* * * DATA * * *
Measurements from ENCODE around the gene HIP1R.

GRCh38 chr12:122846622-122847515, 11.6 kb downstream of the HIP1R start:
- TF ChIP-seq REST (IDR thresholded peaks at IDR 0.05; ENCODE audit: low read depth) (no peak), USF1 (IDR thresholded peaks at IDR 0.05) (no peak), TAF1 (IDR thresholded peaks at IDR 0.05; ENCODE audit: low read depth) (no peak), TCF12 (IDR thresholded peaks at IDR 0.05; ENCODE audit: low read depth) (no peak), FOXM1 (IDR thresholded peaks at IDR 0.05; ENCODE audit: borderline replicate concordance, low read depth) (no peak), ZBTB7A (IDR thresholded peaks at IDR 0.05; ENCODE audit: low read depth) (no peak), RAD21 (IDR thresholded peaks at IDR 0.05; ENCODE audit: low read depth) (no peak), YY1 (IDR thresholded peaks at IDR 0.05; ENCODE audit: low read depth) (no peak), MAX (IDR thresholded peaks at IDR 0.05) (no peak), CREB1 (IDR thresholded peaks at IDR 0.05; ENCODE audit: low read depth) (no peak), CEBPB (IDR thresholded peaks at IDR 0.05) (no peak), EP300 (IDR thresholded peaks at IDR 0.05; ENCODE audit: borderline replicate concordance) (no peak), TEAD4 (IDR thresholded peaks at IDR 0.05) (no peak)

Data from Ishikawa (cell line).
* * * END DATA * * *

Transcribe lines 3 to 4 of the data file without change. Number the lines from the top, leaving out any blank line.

- TF ChIP-seq REST (IDR thresholded peaks at IDR 0.05; ENCODE audit: low read depth) (no peak), USF1 (IDR thresholded peaks at IDR 0.05) (no peak), TAF1 (IDR thresholded peaks at IDR 0.05; ENCODE audit: low read depth) (no peak), TCF12 (IDR thresholded peaks at IDR 0.05; ENCODE audit: low read depth) (no peak), FOXM1 (IDR thresholded peaks at IDR 0.05; ENCODE audit: borderline replicate concordance, low read depth) (no peak), ZBTB7A (IDR thresholded peaks at IDR 0.05; ENCODE audit: low read depth) (no peak), RAD21 (IDR thresholded peaks at IDR 0.05; ENCODE audit: low read depth) (no peak), YY1 (IDR thresholded peaks at IDR 0.05; ENCODE audit: low read depth) (no peak), MAX (IDR thresholded peaks at IDR 0.05) (no peak), CREB1 (IDR thresholded peaks at IDR 0.05; ENCODE audit: low read depth) (no peak), CEBPB (IDR thresholded peaks at IDR 0.05) (no peak), EP300 (IDR thresholded peaks at IDR 0.05; ENCODE audit: borderline replicate concordance) (no peak), TEAD4 (IDR thresholded peaks at IDR 0.05) (no peak)

Data from Ishikawa (cell line).